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It's the Law

When preparing to go out on a boat or a personal watercraft (PWC), the operator must check that the legally required equipment is on board.

Personal Flotation Devices

All vessels must have at least one U.S. Coast Guard (USCG)–approved Type I, II, III, or V personal flotation device (PFD), sometimes called life jacket, for each person on board. However, Type V PFDs are acceptable only when worn and securely fastened.

Georgia law requires that all children under 13 years of age wear a USCG–approved PFD while on board any moving vessel. This law does not apply when the child is in a fully enclosed cabin.

In addition to the above requirements, one USCG–approved throwable device must be on board all boats (except vessels less than 16 feet long which includes PWC, canoes, and kayaks) and readily accessible.

One Type V PFD may be substituted for any other type if it is specifically approved by the USCG for the activity at hand. Type V PFDs may not be substituted on children weighing less than 90 pounds.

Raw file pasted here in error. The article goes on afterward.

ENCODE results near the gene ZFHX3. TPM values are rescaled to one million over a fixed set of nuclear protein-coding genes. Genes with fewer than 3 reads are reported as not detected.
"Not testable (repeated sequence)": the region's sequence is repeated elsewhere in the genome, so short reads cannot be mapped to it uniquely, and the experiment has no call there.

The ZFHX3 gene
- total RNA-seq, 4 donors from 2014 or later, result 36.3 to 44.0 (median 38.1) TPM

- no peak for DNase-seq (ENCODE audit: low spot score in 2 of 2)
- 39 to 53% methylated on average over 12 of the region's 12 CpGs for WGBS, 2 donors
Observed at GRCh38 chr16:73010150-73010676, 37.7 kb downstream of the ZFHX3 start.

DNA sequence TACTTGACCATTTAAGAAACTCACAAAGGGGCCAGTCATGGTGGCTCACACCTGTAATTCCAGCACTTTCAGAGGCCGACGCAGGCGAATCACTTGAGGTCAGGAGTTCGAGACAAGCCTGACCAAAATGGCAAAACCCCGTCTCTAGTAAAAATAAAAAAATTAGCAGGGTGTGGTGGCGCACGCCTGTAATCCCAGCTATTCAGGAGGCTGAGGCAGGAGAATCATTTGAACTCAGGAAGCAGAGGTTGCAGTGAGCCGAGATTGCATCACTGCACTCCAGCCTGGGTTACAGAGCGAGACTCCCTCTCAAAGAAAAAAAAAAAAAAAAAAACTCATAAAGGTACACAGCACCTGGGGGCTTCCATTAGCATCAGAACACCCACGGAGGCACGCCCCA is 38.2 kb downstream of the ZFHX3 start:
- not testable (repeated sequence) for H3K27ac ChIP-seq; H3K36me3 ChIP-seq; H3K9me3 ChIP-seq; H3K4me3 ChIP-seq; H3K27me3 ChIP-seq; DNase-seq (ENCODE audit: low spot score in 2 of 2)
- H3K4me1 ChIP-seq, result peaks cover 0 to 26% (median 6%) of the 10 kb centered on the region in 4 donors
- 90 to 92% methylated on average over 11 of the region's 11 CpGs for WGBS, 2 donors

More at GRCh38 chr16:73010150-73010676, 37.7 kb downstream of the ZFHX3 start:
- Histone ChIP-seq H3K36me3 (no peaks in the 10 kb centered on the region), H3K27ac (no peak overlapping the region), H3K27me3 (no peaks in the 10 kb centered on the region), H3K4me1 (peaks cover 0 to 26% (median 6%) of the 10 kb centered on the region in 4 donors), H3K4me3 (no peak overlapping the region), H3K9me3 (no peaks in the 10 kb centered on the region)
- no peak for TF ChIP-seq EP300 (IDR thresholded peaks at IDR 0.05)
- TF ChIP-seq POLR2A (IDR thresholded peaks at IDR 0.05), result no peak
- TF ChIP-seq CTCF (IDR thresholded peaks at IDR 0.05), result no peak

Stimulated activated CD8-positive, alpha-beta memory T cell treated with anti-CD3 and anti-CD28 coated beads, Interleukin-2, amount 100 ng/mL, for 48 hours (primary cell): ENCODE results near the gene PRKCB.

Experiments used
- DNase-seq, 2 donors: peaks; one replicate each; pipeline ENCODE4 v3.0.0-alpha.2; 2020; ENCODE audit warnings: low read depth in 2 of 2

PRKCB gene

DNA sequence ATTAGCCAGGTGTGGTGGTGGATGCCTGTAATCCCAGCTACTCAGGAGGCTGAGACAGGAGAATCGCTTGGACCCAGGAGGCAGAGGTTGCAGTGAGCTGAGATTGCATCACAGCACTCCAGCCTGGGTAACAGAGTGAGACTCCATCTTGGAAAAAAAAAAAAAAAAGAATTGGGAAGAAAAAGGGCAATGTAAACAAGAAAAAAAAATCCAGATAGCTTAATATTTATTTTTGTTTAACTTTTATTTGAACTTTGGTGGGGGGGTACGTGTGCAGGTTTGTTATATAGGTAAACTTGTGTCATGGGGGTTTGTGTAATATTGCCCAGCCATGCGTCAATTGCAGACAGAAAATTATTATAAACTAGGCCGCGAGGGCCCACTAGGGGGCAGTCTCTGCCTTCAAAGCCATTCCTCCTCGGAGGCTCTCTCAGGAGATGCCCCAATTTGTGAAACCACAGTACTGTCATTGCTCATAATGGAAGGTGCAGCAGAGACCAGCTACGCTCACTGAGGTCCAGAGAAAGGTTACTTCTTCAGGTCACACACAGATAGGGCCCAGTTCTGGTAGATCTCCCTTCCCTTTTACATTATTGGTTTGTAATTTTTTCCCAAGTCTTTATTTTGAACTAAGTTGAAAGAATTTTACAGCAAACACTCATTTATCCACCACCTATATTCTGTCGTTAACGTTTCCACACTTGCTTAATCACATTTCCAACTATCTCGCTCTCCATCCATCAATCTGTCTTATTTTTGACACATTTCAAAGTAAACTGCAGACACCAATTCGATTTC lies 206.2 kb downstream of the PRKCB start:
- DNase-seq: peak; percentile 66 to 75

Each person riding on a PWC must wear a USCG–approved Type I, II, III, or V PFD that is properly fitted and fastened. Inflatable PFDs are not approved for use on PWC.

All PFDs must be in good and serviceable condition and must be readily accessible.

Persons being towed must wear a ski belt; ski jacket; or Type I, II, or III PFD that is properly fitted and fastened.

Type I

Type I: Wearable Offshore Life Jackets

These vests are geared for rough or remote waters where rescue may take awhile. They provide the most buoyancy, are excellent for flotation, and will turn most unconscious persons face up in the water.

Type II

Type II: Wearable Near-Shore Vests

These vests are good for calm waters when quick rescue is likely. A Type II may not turn some unconscious wearers face up in the water.

Type III

Type III: Wearable Flotation Aids

These vests or full-sleeved jackets are good for calm waters when quick rescue is likely. They are not recommended for rough waters because they will not turn most unconscious persons face up.

Type IV

Type IV: Throwable Devices

These cushions and ring buoys are designed to be thrown to someone in trouble. Because a throwable device is not designed to be worn, it is neither for rough waters nor for persons who are unable to hold onto it.

Type V

TYPE V: Special-Use Devices

These vests, deck suits, hybrid PFDs, and others are designed for specific activities, such as windsurfing, kayaking, or water-skiing. To be acceptable, Type V PFDs must be used in accordance with their label.